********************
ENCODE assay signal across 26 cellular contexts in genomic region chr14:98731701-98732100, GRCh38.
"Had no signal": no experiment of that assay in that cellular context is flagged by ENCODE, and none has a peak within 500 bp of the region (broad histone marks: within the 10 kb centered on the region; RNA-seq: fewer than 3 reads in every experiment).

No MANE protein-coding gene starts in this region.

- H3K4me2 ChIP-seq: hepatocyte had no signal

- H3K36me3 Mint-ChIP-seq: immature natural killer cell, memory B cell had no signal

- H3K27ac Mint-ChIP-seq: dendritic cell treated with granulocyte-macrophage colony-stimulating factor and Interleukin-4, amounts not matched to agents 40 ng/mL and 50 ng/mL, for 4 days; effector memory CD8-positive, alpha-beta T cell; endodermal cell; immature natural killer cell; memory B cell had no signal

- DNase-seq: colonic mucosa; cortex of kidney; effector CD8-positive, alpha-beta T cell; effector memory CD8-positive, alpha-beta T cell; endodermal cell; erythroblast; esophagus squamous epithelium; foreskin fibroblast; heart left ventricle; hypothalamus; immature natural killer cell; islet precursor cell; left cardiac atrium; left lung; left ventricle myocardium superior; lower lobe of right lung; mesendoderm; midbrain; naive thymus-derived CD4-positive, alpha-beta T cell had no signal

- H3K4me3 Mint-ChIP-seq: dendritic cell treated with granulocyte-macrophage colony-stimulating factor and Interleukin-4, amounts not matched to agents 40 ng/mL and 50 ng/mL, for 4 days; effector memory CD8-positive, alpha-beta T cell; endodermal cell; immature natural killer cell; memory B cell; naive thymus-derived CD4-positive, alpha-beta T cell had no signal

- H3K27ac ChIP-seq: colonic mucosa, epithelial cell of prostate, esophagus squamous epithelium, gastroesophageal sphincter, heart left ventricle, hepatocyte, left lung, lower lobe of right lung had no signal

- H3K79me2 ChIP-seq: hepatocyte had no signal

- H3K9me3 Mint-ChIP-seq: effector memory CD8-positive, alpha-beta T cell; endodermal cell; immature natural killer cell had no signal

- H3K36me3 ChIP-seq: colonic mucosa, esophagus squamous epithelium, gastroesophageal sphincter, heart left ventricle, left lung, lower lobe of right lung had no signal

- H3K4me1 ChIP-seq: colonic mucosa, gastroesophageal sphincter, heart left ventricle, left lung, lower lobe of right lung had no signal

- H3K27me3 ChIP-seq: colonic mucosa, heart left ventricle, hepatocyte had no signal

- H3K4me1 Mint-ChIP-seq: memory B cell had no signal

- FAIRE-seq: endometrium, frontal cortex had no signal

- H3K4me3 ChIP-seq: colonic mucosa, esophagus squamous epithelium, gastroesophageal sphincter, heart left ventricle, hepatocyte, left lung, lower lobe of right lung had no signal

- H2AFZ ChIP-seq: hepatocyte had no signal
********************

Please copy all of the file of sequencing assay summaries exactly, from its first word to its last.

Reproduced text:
ENCODE assay signal across 26 cellular contexts in genomic region chr14:98731701-98732100, GRCh38.
"Had no signal": no experiment of that assay in that cellular context is flagged by ENCODE, and none has a peak within 500 bp of the region (broad histone marks: within the 10 kb centered on the region; RNA-seq: fewer than 3 reads in every experiment).

No MANE protein-coding gene starts in this region.

- H3K4me2 ChIP-seq: hepatocyte had no signal

- H3K36me3 Mint-ChIP-seq: immature natural killer cell, memory B cell had no signal

- H3K27ac Mint-ChIP-seq: dendritic cell treated with granulocyte-macrophage colony-stimulating factor and Interleukin-4, amounts not matched to agents 40 ng/mL and 50 ng/mL, for 4 days; effector memory CD8-positive, alpha-beta T cell; endodermal cell; immature natural killer cell; memory B cell had no signal

- DNase-seq: colonic mucosa; cortex of kidney; effector CD8-positive, alpha-beta T cell; effector memory CD8-positive, alpha-beta T cell; endodermal cell; erythroblast; esophagus squamous epithelium; foreskin fibroblast; heart left ventricle; hypothalamus; immature natural killer cell; islet precursor cell; left cardiac atrium; left lung; left ventricle myocardium superior; lower lobe of right lung; mesendoderm; midbrain; naive thymus-derived CD4-positive, alpha-beta T cell had no signal

- H3K4me3 Mint-ChIP-seq: dendritic cell treated with granulocyte-macrophage colony-stimulating factor and Interleukin-4, amounts not matched to agents 40 ng/mL and 50 ng/mL, for 4 days; effector memory CD8-positive, alpha-beta T cell; endodermal cell; immature natural killer cell; memory B cell; naive thymus-derived CD4-positive, alpha-beta T cell had no signal

- H3K27ac ChIP-seq: colonic mucosa, epithelial cell of prostate, esophagus squamous epithelium, gastroesophageal sphincter, heart left ventricle, hepatocyte, left lung, lower lobe of right lung had no signal

- H3K79me2 ChIP-seq: hepatocyte had no signal

- H3K9me3 Mint-ChIP-seq: effector memory CD8-positive, alpha-beta T cell; endodermal cell; immature natural killer cell had no signal

- H3K36me3 ChIP-seq: colonic mucosa, esophagus squamous epithelium, gastroesophageal sphincter, heart left ventricle, left lung, lower lobe of right lung had no signal

- H3K4me1 ChIP-seq: colonic mucosa, gastroesophageal sphincter, heart left ventricle, left lung, lower lobe of right lung had no signal

- H3K27me3 ChIP-seq: colonic mucosa, heart left ventricle, hepatocyte had no signal

- H3K4me1 Mint-ChIP-seq: memory B cell had no signal

- FAIRE-seq: endometrium, frontal cortex had no signal

- H3K4me3 ChIP-seq: colonic mucosa, esophagus squamous epithelium, gastroesophageal sphincter, heart left ventricle, hepatocyte, left lung, lower lobe of right lung had no signal

- H2AFZ ChIP-seq: hepatocyte had no signal